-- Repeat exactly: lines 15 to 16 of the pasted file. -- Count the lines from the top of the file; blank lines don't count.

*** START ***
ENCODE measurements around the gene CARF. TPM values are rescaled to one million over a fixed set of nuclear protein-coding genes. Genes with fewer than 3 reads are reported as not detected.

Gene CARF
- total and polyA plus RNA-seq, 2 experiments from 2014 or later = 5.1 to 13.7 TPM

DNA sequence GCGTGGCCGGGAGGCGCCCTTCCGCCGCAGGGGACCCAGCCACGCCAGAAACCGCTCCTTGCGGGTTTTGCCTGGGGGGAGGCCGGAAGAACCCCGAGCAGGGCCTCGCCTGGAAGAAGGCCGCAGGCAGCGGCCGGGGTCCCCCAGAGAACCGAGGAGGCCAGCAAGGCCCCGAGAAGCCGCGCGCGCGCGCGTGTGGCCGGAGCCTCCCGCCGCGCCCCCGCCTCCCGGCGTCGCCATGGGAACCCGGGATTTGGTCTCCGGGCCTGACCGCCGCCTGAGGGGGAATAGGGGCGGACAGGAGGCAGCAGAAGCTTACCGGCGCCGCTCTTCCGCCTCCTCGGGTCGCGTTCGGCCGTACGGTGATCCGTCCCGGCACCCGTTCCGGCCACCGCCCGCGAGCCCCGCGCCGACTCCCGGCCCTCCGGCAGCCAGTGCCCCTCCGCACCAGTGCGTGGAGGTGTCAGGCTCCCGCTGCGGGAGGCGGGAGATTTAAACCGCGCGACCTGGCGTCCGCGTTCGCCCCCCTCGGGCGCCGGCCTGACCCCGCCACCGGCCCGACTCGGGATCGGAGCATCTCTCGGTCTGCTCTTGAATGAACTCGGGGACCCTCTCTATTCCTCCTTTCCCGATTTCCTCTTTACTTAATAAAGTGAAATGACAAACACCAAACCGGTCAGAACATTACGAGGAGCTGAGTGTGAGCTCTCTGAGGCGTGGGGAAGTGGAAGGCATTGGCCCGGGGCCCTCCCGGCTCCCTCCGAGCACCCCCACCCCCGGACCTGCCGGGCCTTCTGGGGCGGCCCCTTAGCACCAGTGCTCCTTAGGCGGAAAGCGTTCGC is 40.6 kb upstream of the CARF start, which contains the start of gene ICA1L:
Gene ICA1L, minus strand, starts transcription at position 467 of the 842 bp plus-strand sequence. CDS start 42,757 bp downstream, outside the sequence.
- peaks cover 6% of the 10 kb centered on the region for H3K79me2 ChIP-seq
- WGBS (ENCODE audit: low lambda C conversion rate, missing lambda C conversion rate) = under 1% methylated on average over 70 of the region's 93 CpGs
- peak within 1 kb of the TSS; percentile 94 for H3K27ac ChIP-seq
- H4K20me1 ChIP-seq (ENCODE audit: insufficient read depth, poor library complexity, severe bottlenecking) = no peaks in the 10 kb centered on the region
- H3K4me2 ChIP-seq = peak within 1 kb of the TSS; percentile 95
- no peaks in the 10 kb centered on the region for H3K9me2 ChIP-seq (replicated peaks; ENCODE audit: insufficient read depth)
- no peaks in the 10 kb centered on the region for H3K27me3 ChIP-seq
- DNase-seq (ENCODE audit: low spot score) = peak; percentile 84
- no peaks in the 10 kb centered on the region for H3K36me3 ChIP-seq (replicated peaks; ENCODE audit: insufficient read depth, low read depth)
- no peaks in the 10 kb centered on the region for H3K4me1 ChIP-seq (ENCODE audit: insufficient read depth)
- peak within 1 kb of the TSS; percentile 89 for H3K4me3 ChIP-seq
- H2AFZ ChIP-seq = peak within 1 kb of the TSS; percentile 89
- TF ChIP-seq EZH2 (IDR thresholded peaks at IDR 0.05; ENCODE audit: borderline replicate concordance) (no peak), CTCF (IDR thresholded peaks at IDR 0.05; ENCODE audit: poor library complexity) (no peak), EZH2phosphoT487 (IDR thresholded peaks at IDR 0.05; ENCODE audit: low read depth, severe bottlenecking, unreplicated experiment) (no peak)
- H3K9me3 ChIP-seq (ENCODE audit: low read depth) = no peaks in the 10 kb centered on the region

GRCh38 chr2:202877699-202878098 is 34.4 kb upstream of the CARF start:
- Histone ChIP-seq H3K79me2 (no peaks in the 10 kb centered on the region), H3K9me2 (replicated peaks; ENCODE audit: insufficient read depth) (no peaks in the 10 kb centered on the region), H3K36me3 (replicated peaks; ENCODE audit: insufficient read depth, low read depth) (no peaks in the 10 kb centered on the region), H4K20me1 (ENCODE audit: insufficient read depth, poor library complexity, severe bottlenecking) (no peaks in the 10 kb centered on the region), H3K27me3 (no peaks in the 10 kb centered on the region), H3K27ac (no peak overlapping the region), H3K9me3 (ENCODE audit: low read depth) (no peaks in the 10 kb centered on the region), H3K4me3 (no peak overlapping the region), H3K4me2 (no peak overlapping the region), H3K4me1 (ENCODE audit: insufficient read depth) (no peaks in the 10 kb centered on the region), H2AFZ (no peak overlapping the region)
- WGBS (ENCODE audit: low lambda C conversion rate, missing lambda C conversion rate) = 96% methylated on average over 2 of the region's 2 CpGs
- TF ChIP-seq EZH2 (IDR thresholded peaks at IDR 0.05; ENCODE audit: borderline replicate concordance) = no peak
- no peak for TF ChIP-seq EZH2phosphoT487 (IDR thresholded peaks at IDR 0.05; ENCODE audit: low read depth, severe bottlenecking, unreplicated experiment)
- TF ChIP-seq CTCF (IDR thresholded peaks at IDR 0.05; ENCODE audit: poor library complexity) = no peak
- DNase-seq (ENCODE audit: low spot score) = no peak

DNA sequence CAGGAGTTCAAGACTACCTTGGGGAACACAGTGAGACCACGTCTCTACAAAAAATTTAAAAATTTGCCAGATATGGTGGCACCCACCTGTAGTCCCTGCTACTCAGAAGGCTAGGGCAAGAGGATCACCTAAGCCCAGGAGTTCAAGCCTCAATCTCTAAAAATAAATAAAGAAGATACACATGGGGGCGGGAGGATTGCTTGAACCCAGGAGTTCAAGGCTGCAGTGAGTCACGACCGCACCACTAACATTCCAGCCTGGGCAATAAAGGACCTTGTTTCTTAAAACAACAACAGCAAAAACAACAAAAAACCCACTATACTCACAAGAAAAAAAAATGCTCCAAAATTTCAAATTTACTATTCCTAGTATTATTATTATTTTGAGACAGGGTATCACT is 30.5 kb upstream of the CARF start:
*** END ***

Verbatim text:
- no peaks in the 10 kb centered on the region for H3K4me1 ChIP-seq (ENCODE audit: insufficient read depth)
- peak within 1 kb of the TSS; percentile 89 for H3K4me3 ChIP-seq